“We’re not very sedentary here,” said Wendell Johnson, general manager. “I’d say probably 70-80% of our guests pursue something here other than lying out by the pool.”

Voyager RV Resort in Tucson, Ariz., offers similar classes and activities, as well as Qi Gong, a Chinese exercise class, in addition to a class where guests can learn choreographed spirit dance, jazz dance and free form dance.

Last year, Chicago-based Equity LifeStyle Properties, which owns RV resorts throughout the Sunbelt, launched a lecture series at several of its parks in Florida and Arizona that featured professors from Harvard and Yale who talked about a variety of topics, from the music to Mozart to the role of women in politics.

The lecture series was so popular that the program has been expanded this year, with topics including “Music And The Brain: Why We Like The Music We Like,” by Professor Craig Wright of Yale University; “FDR And The Path To World War II,” by Professor Richard Pios of Columbia University and seminars on Gershwin’s most popular songs by Professor Orin Grossman of Fairfield University.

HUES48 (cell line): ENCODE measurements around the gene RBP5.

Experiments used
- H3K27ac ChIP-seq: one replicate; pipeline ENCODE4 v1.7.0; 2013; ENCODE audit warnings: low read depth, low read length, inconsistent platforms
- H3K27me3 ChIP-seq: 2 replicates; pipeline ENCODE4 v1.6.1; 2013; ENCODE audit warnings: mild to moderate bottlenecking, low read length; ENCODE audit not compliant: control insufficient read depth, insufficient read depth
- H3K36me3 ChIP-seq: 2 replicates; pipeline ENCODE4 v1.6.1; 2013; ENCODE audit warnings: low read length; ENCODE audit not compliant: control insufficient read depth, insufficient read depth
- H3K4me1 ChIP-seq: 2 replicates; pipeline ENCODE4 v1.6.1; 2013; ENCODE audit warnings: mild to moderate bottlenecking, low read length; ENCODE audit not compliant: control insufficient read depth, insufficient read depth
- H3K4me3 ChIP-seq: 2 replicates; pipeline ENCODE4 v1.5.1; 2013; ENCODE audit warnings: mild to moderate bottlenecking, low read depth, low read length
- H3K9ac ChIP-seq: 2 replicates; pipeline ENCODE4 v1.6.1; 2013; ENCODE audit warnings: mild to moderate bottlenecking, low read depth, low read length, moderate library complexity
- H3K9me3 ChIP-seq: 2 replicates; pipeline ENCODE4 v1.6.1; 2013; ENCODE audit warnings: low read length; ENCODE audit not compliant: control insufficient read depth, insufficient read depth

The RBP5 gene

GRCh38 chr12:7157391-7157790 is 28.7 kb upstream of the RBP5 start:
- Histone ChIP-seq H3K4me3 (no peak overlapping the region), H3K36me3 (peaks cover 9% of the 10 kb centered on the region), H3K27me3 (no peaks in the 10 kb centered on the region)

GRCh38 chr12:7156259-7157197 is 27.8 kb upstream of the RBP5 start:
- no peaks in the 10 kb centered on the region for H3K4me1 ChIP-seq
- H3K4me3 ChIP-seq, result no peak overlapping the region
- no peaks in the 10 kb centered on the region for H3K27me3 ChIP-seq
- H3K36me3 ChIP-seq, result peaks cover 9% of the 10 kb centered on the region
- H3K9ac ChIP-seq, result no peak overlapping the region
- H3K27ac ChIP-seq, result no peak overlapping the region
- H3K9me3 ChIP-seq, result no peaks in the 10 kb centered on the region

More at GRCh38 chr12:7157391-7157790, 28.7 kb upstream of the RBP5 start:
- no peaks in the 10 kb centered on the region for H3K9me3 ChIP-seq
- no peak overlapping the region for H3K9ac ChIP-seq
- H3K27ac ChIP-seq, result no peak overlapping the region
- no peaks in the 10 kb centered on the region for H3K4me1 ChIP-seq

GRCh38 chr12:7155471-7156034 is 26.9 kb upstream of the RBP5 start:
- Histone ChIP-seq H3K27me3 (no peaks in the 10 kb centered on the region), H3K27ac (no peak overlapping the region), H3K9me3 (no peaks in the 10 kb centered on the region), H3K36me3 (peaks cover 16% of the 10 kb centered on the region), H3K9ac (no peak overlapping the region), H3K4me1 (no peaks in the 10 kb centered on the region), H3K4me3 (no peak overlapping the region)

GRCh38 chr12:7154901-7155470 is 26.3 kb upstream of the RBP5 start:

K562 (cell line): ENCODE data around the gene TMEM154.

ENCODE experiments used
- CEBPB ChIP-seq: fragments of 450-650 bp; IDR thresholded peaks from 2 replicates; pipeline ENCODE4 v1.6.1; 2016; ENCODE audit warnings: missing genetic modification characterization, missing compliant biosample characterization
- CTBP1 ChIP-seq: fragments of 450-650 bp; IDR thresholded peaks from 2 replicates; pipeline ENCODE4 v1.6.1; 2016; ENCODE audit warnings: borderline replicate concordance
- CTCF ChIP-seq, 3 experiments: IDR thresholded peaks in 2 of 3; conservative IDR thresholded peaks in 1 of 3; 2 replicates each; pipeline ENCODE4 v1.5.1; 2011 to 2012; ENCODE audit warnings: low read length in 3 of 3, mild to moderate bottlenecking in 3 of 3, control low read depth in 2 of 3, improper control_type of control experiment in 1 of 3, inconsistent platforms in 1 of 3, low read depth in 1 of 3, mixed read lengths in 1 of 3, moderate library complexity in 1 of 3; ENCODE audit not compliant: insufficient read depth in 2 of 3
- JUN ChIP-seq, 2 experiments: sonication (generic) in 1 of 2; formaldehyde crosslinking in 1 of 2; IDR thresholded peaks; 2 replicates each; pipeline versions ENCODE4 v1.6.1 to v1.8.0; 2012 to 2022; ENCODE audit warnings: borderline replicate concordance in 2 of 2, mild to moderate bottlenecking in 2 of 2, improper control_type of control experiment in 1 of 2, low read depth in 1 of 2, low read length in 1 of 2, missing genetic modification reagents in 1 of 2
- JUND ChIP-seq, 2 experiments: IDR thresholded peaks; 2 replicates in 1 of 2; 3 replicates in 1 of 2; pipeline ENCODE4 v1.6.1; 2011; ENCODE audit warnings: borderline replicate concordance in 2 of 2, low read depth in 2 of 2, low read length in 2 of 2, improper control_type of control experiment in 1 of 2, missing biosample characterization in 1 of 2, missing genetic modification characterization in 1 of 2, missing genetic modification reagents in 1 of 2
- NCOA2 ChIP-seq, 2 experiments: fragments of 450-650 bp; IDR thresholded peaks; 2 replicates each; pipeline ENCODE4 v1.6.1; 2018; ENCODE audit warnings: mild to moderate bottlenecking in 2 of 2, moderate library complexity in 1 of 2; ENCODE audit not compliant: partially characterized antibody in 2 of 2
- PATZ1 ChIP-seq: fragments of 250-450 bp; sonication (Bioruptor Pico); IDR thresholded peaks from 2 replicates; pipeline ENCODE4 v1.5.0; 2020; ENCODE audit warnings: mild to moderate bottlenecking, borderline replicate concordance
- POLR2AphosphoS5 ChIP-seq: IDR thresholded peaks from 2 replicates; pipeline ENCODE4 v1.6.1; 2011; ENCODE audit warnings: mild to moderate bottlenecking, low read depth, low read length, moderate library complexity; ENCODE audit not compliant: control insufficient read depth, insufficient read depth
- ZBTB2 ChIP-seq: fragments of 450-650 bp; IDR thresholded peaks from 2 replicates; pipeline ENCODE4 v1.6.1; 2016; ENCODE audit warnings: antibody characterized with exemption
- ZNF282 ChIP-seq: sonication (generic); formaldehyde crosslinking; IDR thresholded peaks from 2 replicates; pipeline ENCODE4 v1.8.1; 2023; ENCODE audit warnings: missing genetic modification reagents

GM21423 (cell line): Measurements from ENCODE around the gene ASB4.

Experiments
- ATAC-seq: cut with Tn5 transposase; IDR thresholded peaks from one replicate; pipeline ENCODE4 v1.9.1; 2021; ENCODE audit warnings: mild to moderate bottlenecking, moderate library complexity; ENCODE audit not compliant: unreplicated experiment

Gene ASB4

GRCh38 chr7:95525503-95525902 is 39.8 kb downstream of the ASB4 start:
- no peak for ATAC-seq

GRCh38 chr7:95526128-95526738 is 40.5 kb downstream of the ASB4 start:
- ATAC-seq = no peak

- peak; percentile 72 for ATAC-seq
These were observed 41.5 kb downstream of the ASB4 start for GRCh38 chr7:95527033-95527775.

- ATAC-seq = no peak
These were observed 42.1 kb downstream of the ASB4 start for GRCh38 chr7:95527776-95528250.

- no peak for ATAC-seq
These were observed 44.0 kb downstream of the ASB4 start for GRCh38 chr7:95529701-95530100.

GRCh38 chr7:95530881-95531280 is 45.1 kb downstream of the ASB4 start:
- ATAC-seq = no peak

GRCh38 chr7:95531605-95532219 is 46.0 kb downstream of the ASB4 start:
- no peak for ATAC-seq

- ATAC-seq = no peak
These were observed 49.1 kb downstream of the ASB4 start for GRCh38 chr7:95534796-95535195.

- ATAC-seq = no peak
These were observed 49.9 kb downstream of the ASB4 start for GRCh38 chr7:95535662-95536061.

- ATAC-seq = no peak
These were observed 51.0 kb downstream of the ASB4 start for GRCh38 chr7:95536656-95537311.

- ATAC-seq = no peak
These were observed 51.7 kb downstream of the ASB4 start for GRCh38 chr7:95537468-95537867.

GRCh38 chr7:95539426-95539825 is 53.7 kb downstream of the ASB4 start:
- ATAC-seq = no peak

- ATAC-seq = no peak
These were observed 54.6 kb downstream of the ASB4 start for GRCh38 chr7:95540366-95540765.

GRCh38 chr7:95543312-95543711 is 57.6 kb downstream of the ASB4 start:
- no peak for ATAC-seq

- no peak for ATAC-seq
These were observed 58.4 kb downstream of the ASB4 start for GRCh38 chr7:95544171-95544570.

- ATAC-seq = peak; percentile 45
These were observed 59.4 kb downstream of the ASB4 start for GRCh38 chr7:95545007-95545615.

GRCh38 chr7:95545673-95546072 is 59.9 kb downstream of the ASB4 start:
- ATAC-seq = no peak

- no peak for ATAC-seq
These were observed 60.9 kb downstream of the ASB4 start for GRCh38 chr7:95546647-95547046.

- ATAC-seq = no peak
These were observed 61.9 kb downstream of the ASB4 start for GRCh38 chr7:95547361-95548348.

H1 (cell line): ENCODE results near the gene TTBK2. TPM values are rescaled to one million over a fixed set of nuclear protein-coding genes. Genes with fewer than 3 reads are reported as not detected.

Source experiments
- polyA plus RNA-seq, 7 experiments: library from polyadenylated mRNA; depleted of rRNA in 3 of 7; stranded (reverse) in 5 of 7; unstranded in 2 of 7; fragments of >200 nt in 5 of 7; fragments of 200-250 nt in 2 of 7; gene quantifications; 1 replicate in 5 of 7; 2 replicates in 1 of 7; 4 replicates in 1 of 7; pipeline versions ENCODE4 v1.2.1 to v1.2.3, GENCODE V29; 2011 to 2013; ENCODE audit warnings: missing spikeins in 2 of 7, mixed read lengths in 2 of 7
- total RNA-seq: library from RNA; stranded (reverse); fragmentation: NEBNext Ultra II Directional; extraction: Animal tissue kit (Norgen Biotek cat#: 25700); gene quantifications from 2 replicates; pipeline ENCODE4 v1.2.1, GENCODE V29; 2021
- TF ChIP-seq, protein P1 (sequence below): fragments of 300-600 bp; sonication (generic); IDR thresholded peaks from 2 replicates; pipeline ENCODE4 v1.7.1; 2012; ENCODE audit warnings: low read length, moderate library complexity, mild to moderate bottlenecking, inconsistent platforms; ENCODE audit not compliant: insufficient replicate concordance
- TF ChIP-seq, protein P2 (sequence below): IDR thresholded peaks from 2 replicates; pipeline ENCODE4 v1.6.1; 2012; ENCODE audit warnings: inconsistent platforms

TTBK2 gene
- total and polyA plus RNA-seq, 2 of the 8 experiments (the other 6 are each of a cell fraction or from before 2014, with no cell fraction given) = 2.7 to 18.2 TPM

Randall Hendrickson, manager of Leaf Verde RV Resort in Buckeye, Ariz., said organized activities provide opportunities for park guests to forge strong friendships with one another, while stimulating repeat visits to the park.

“At Leaf Verde,” he said, “we have augmented the activity schedule to include water aerobics, yoga, water volleyball, casino trips and bus tours. These have been extremely well received, and our returning guests are amazed at all there is to do. Literally every day there is an activity available to serve all interests.”

Meanwhile, The Great Outdoors RV Resort in Titusville, Fla., offers its winter guests daily activities, including Zumba, kickboxing, hi-low dance aerobics, pilates, total body toning, yoga and group meditation as well as classes in calligraphy, photography, oil painting, and rubber stamping. The park also has formed clubs for virtually every type of interest, from knitting to kayaking to motorcycling.